Fabrizio Aielli and his wife Ingrid have been inextricably linked with the Naples Winter Wine Festival since he was first invited as a celebrity chef in 2005. Soon after, they relocated to Naples from D.C. and created five of the region’s most respected restaurants.

Naples Children & Education Foundation


From Wine Festival Chef to Dynasty Restaurateur

Fabrizio Aielli and his wife Ingrid have raised the standard of wining and dining in Naples since their culinary debut during the Naples Winter Wine Festival.

“Wine is a very, very important part of food culture,” Fabrizio Aielli, chef-owner of five Florida restaurants, says. “Being from Italy, wine is the way we grew up. I cannot imagine having dinner without wine. A glass of wine emphasizes your palate and just makes you happy.”

As important as wine itself is to Fabrizio’s life and restaurant empire, the Naples Winter Wine Festival (NWWF) played a crucial role in the trajectory of his career. He was running an A-list Washington, D.C., restaurant when he was invited in 2005 as a celebrity chef for the fifth annual festival.

He and his wife Ingrid, who is also his business partner, had been vacationing in Naples since 2001. “That time, with the wine festival, we were down here not for vacation but for work, and that’s when the idea came to my mind to open a restaurant,” he says with his infectious, trademark smile.

Grappino (above), the Aielli’s newest restaurant, opened in downtown Naples last year. All of the couple’s businesses abide by Fabrizio’s
culinary ethos: “Food for me is very, very simple, just don’t compromise it,” he says. “Simplicity and quality.”

Since then, the Aiellis have created a restaurant dynasty that started with Sea Salt Naples, 12 years ago. Then Barbatella opened a couple of doors down, followed by Sea Salt St. Pete in 2014, Dorona Modern Italian Steakhouse in mid-Naples three years later and, last year, Grappino downtown. All are known for their ascendant level of good taste and regularly scheduled wine dinners.

Each restaurant harkens to Fabrizio’s Venetian birthright, yet has its own feel, taste—and even smell, he says. They all share, however, the chef’s philosophy de cuisine: “Food for me is very, very simple, just don’t compromise it. Simplicity and quality. We all live a very complicated life. When you cook, make it easy and simple.”

The years have entrenched the Aiellis ever more firmly in the NWWF tradition as high-yielding auction donors and behind-the-scenes masters. Their multicoursed dinner auctioned off in 2016, for instance, fetched $110,000. Over the years, they have partnered with Norman Love and others on attractive do-and-dine packages, each earning in the six-figure range. They have also become a strong resource for visiting culinary masters during the festival. “Sea Salt is like an anchor for the chefs when they come to town,” Ingrid says. “We help them to find ingredients and are involved in many different ways.”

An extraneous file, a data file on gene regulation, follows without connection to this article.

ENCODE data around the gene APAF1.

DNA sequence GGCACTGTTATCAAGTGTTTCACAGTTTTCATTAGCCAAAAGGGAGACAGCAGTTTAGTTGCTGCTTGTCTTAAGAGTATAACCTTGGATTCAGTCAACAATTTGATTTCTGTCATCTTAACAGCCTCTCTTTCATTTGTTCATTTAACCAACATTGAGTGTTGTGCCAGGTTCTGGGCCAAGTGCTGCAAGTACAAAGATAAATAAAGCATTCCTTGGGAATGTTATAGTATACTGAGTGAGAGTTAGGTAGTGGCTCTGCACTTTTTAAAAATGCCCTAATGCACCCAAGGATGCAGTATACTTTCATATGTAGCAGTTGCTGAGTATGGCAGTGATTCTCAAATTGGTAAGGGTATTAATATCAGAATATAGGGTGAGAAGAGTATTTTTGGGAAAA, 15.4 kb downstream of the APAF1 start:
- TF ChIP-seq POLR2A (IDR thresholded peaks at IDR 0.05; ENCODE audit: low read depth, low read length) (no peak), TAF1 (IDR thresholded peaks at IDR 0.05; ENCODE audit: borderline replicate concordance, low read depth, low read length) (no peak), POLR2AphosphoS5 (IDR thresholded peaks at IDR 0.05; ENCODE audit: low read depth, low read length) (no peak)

Since the traditional, in-person festival is not taking place this year, the Aiellis have been participating in other Naples Children & Education Foundation (NCEF) fundraisers, such as the inaugural Purposeful Pairings in October, with a virtual dinner, cooking demonstration and wine tasting. 

For the couple, it’s all about the kids and families. They contribute time, events, proceeds and energy to a number of local causes, but the NCEF is close to their hearts, as is Naples’ Youth Haven shelter. Each year, the couple hosts a Christmas luncheon for Youth Haven kids at Barbatella, complete with Santa and gifts for everyone.

During previous Naples Winter Wine Festival auctions, lots featuring Aielli Group pairing dinners have gone for six figures. The couple also gives back in other ways, such as hosting children from Youth Haven for an annual Christmas luncheon.

Other altruistic efforts include an October breast cancer awareness campaign, where proceeds from sales go to alternating charities, including the Cancer Alliance of Naples and American Cancer Society.

Philanthropy and a heightened Naples’ standard for restaurant quality aside, the Aiellis believe their proudest accomplishments are the impact they’ve had on the town’s restaurant industry and its young chefs, who they see work hard, stick with the Aielli Group and blossom. That’s because the Aiellis try to take care of their more than 300 employees, even when the pandemic closed their doors. All proceeds from the sale of gift cards online and generous donations from clientele were distributed among staff, whom they kept fed with takeout meals during the  shutdown. “You know, for me, this is a great opportunity to have some brilliant young talent to work for me,” Fabrizio says. “These young people have a passion for cooking. It reminds me of when I was much younger, and it makes me very proud.”